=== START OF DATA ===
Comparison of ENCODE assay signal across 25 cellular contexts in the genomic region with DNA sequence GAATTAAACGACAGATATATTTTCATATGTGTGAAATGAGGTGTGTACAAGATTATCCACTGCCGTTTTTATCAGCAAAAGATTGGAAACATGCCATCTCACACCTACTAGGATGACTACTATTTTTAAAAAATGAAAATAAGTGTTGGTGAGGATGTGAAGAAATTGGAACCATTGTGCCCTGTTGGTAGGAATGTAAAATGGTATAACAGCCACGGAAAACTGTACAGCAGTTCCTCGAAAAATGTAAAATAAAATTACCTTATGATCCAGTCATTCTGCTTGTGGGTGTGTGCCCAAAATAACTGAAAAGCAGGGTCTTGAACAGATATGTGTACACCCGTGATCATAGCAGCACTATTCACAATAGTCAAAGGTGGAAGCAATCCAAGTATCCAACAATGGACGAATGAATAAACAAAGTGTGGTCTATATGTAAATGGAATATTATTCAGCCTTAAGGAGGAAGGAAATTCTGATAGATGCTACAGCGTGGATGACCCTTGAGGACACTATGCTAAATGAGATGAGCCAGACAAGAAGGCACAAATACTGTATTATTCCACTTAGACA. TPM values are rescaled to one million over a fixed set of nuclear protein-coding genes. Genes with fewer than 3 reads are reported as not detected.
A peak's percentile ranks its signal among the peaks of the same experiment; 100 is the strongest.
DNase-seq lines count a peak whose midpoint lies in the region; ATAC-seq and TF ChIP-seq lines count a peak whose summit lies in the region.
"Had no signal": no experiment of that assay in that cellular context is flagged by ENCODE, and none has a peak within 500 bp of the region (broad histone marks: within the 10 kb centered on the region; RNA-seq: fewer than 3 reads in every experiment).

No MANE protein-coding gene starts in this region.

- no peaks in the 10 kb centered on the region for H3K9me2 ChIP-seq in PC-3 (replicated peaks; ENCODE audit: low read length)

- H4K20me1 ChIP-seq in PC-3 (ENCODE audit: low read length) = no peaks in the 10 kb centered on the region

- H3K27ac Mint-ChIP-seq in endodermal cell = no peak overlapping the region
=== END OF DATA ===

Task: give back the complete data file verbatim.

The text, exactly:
Comparison of ENCODE assay signal across 25 cellular contexts in the genomic region with DNA sequence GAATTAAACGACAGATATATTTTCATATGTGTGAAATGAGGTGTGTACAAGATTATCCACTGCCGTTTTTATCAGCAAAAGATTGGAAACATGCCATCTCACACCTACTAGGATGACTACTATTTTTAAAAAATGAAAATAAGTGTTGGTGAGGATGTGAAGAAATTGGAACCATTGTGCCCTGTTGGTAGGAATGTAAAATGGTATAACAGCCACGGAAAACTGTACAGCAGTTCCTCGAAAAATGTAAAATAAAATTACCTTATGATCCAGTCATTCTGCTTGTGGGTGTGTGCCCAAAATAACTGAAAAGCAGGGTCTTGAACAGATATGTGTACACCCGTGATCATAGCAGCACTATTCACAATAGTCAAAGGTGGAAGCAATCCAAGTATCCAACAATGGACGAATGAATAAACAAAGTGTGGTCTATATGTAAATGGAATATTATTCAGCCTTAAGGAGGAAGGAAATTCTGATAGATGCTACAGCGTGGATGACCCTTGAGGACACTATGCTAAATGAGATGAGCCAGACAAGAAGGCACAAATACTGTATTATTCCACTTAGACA. TPM values are rescaled to one million over a fixed set of nuclear protein-coding genes. Genes with fewer than 3 reads are reported as not detected.
A peak's percentile ranks its signal among the peaks of the same experiment; 100 is the strongest.
DNase-seq lines count a peak whose midpoint lies in the region; ATAC-seq and TF ChIP-seq lines count a peak whose summit lies in the region.
"Had no signal": no experiment of that assay in that cellular context is flagged by ENCODE, and none has a peak within 500 bp of the region (broad histone marks: within the 10 kb centered on the region; RNA-seq: fewer than 3 reads in every experiment).

No MANE protein-coding gene starts in this region.

- no peaks in the 10 kb centered on the region for H3K9me2 ChIP-seq in PC-3 (replicated peaks; ENCODE audit: low read length)

- H4K20me1 ChIP-seq in PC-3 (ENCODE audit: low read length) = no peaks in the 10 kb centered on the region

- H3K27ac Mint-ChIP-seq in endodermal cell = no peak overlapping the region